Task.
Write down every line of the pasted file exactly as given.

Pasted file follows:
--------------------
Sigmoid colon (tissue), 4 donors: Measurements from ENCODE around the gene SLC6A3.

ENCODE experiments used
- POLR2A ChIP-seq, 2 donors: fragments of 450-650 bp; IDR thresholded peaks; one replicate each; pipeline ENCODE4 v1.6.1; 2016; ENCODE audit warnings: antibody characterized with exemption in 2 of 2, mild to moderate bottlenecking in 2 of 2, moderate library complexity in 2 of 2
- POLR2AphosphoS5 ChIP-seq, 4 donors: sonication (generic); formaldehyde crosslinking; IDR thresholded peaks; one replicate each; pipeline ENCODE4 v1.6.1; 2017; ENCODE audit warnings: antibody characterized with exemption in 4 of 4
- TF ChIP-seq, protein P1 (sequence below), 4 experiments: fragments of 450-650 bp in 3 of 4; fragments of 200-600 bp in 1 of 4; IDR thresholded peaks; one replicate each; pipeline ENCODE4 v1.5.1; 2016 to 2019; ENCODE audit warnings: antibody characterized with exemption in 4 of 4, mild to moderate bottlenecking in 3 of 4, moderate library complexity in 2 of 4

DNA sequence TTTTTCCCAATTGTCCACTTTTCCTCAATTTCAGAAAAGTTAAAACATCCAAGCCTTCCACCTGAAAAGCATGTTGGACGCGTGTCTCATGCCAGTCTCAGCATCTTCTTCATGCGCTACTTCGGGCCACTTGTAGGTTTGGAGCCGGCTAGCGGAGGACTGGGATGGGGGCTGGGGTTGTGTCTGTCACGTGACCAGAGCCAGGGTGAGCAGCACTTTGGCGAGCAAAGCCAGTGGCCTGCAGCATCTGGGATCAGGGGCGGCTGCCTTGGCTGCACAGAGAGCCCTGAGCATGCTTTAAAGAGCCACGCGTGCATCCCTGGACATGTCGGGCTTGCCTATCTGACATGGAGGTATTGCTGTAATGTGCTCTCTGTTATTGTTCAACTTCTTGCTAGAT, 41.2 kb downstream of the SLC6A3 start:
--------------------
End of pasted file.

Sigmoid colon (tissue), 4 donors: Measurements from ENCODE around the gene SLC6A3.

ENCODE experiments used
- POLR2A ChIP-seq, 2 donors: fragments of 450-650 bp; IDR thresholded peaks; one replicate each; pipeline ENCODE4 v1.6.1; 2016; ENCODE audit warnings: antibody characterized with exemption in 2 of 2, mild to moderate bottlenecking in 2 of 2, moderate library complexity in 2 of 2
- POLR2AphosphoS5 ChIP-seq, 4 donors: sonication (generic); formaldehyde crosslinking; IDR thresholded peaks; one replicate each; pipeline ENCODE4 v1.6.1; 2017; ENCODE audit warnings: antibody characterized with exemption in 4 of 4
- TF ChIP-seq, protein P1 (sequence below), 4 experiments: fragments of 450-650 bp in 3 of 4; fragments of 200-600 bp in 1 of 4; IDR thresholded peaks; one replicate each; pipeline ENCODE4 v1.5.1; 2016 to 2019; ENCODE audit warnings: antibody characterized with exemption in 4 of 4, mild to moderate bottlenecking in 3 of 4, moderate library complexity in 2 of 4

DNA sequence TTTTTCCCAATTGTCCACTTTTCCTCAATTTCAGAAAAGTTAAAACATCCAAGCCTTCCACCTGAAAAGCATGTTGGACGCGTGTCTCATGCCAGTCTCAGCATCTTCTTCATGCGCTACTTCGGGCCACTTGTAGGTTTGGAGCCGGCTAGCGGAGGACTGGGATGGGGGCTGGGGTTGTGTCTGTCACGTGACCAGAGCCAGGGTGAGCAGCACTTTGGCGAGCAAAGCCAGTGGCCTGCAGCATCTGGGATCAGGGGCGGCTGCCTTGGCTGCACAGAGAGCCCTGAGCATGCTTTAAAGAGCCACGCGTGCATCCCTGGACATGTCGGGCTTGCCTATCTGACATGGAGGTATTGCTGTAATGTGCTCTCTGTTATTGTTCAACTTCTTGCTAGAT, 41.2 kb downstream of the SLC6A3 start: